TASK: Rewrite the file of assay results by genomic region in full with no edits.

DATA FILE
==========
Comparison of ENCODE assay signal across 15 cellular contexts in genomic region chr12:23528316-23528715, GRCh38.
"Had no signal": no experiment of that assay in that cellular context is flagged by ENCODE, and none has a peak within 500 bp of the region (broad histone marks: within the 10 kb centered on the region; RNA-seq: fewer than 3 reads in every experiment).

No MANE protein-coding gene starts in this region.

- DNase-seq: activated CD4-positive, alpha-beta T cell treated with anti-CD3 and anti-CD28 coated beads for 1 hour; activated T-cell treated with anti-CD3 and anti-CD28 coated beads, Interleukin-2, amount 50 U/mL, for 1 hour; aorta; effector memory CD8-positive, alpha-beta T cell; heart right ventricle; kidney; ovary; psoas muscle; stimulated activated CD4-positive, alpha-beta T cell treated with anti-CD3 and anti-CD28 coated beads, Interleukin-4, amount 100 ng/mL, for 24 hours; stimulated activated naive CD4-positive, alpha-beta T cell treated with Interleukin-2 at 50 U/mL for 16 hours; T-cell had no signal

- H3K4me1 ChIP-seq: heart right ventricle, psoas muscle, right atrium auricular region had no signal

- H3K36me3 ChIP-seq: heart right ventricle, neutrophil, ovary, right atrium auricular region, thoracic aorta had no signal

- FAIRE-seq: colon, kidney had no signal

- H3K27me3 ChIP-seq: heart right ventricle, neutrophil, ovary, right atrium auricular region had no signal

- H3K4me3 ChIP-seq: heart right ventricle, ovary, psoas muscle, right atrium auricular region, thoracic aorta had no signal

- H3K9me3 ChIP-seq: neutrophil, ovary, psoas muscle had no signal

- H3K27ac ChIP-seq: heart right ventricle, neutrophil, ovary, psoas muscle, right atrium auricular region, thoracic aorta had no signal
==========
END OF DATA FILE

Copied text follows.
Comparison of ENCODE assay signal across 15 cellular contexts in genomic region chr12:23528316-23528715, GRCh38.
"Had no signal": no experiment of that assay in that cellular context is flagged by ENCODE, and none has a peak within 500 bp of the region (broad histone marks: within the 10 kb centered on the region; RNA-seq: fewer than 3 reads in every experiment).

No MANE protein-coding gene starts in this region.

- DNase-seq: activated CD4-positive, alpha-beta T cell treated with anti-CD3 and anti-CD28 coated beads for 1 hour; activated T-cell treated with anti-CD3 and anti-CD28 coated beads, Interleukin-2, amount 50 U/mL, for 1 hour; aorta; effector memory CD8-positive, alpha-beta T cell; heart right ventricle; kidney; ovary; psoas muscle; stimulated activated CD4-positive, alpha-beta T cell treated with anti-CD3 and anti-CD28 coated beads, Interleukin-4, amount 100 ng/mL, for 24 hours; stimulated activated naive CD4-positive, alpha-beta T cell treated with Interleukin-2 at 50 U/mL for 16 hours; T-cell had no signal

- H3K4me1 ChIP-seq: heart right ventricle, psoas muscle, right atrium auricular region had no signal

- H3K36me3 ChIP-seq: heart right ventricle, neutrophil, ovary, right atrium auricular region, thoracic aorta had no signal

- FAIRE-seq: colon, kidney had no signal

- H3K27me3 ChIP-seq: heart right ventricle, neutrophil, ovary, right atrium auricular region had no signal

- H3K4me3 ChIP-seq: heart right ventricle, ovary, psoas muscle, right atrium auricular region, thoracic aorta had no signal

- H3K9me3 ChIP-seq: neutrophil, ovary, psoas muscle had no signal

- H3K27ac ChIP-seq: heart right ventricle, neutrophil, ovary, psoas muscle, right atrium auricular region, thoracic aorta had no signal